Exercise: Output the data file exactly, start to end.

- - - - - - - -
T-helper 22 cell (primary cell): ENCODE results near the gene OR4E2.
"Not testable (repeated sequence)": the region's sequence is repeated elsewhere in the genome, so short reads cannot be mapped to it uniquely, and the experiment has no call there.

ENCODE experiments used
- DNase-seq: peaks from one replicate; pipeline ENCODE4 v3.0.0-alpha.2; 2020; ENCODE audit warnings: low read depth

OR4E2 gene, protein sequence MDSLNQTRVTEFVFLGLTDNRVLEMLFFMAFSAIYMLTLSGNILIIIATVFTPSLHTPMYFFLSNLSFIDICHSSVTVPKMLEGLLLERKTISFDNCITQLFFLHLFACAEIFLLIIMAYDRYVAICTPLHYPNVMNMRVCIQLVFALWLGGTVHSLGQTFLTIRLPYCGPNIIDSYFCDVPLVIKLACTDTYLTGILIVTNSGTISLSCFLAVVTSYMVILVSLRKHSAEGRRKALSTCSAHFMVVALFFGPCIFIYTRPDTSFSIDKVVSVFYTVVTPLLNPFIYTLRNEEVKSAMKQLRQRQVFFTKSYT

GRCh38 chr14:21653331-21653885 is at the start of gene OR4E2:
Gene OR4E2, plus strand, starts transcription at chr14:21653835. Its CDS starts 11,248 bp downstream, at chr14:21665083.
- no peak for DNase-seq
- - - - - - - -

T-helper 22 cell (primary cell): ENCODE results near the gene OR4E2.
"Not testable (repeated sequence)": the region's sequence is repeated elsewhere in the genome, so short reads cannot be mapped to it uniquely, and the experiment has no call there.

ENCODE experiments used
- DNase-seq: peaks from one replicate; pipeline ENCODE4 v3.0.0-alpha.2; 2020; ENCODE audit warnings: low read depth

OR4E2 gene, protein sequence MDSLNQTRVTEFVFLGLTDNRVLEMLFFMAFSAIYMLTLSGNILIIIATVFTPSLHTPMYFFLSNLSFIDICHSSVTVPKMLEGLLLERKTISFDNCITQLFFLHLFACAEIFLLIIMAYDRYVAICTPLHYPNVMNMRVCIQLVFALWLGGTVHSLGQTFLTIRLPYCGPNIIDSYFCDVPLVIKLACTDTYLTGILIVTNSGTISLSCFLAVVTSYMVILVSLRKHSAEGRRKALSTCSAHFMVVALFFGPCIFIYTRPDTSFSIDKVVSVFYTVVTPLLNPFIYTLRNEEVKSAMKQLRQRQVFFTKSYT

GRCh38 chr14:21653331-21653885 is at the start of gene OR4E2:
Gene OR4E2, plus strand, starts transcription at chr14:21653835. Its CDS starts 11,248 bp downstream, at chr14:21665083.
- no peak for DNase-seq